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Cannabis Attitudes and Patterns of Use Among Members of The Allergy & Asthma Network (AAN)

      Rationale

      To determine cannabis patterns of use and attitudes toward cannabis in allergy/asthma patients, a potentially high-risk group for adverse effects to cannabis.

      Methods

      Adult Allergy & Asthma Network (AAN) members completed an anonymous online survey on cannabis attitudes and use (N=489). The Asthma Control Test assessed asthma burden. Cluster and factor analyses determined group phenotypes and condensed cannabis subjective effects items into similar response patterns, respectively.

      Results

      Eighty-eight (18.0%) respondents are current cannabis users with the majority <50 years-old, female, and White. Of non-cannabis users (N=401), 2.5% reported cannabis allergy. Cluster analysis revealed a liberal attitude towards cannabis was associated with current cannabis users compared to cannabis non-users (P<0.001). Among current cannabis users, 40.9% of their physicians inquired about cannabis use and only 37.5% wanted to discuss cannabis with their physician. 65.9% use cannabis for medical or both medical/recreational purposes. Cannabinoids used were tetrahydrocannabinol (33.0%), cannabidiol (19.3%), or both (47.7%). Smoked and vaped cannabis were reported by 53.4% and 35.2%, respectively. Fifty-one cannabis users (58.0%) had current asthma; 39.2% were uncontrolled of which 50% smoked cannabis. Overall, positive effects were endorsed more than adverse effects to cannabis. Coughing (19.3%) (but not vaping) was associated with smoking cannabis, as 31.9% of smokers and 4.9% non-smokers reported cough (P<0.001).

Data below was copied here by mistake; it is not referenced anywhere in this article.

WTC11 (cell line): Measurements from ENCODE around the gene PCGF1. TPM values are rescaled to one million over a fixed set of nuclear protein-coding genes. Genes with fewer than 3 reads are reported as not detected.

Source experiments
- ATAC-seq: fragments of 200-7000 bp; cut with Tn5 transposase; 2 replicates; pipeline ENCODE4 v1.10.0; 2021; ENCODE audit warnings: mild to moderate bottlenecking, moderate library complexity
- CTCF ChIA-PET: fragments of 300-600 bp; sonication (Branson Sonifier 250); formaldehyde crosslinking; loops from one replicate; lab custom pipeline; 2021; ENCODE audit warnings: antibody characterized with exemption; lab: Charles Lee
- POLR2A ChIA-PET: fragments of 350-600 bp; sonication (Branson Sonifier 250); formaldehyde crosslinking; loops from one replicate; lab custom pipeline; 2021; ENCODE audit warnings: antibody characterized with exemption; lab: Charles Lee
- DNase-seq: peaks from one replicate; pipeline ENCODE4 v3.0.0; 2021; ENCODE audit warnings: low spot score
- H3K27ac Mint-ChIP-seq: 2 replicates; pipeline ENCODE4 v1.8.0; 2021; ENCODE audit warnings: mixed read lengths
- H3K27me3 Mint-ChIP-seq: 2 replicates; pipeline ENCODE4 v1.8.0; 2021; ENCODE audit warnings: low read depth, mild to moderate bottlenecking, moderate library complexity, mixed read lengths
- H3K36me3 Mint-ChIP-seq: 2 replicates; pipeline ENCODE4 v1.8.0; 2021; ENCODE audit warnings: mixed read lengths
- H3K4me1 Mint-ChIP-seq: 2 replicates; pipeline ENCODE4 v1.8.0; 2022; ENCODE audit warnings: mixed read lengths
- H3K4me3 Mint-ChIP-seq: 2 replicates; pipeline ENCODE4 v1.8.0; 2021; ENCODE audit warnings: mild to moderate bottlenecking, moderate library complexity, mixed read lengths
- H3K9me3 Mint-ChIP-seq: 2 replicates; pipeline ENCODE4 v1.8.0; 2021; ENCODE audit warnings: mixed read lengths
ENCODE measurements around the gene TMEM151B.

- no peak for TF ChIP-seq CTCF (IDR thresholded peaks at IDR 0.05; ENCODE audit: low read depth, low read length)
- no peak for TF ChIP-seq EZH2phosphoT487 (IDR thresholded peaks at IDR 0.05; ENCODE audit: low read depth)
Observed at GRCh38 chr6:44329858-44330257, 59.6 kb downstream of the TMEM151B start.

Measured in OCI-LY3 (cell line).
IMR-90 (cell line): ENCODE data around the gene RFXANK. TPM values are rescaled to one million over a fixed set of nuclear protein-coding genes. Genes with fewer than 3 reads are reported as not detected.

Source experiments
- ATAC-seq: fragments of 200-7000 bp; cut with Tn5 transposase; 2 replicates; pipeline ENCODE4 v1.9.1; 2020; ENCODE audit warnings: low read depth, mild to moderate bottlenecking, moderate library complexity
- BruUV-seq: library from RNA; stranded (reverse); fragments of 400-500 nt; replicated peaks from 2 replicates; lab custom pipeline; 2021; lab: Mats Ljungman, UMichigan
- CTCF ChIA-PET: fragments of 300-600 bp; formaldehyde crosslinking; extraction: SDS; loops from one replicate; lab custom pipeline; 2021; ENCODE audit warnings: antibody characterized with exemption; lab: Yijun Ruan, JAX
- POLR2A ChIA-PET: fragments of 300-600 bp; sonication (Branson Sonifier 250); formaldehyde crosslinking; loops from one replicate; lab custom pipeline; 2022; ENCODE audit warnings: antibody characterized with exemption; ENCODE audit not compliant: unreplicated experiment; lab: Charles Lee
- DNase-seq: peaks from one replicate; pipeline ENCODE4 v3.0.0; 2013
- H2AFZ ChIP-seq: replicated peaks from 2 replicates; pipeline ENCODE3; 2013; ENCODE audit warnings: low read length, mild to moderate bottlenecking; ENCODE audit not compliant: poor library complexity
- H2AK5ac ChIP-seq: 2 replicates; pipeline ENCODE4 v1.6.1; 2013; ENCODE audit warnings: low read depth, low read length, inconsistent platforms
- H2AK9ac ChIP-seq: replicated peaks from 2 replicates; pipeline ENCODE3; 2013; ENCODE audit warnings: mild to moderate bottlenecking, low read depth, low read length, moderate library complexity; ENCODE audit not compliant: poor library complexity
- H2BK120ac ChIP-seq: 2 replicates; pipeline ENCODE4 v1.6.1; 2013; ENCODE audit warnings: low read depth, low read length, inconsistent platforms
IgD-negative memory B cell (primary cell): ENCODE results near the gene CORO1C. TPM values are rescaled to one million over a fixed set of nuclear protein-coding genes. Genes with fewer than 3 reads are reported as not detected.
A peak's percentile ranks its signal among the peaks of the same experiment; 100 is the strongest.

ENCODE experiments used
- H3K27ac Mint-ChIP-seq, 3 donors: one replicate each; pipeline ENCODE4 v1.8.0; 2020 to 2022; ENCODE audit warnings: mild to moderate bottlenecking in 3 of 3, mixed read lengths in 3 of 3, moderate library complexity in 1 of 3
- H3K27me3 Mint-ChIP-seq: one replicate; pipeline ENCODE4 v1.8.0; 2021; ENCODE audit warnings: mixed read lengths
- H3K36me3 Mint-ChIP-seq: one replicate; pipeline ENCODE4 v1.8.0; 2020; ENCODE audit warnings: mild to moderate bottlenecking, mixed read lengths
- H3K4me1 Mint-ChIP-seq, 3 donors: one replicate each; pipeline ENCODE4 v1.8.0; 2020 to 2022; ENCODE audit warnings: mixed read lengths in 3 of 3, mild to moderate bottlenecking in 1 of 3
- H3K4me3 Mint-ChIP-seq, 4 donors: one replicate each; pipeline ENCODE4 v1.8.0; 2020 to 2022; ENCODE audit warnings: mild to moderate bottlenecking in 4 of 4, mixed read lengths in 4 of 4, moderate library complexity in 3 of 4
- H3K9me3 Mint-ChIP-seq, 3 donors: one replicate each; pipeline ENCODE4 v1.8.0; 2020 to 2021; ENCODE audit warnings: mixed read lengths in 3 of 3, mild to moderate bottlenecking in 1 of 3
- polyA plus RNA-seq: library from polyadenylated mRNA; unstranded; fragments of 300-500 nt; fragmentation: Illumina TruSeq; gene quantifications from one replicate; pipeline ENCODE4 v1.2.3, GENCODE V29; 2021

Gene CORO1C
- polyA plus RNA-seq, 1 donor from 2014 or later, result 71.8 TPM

Conclusions

      Less than 20% of allergy/asthma patients use cannabis. Positive effects to cannabis were more prevalent than adverse effects. Of concern is half of current cannabis users with uncontrolled asthma smoke cannabis and a minority of physicians inquire about its use.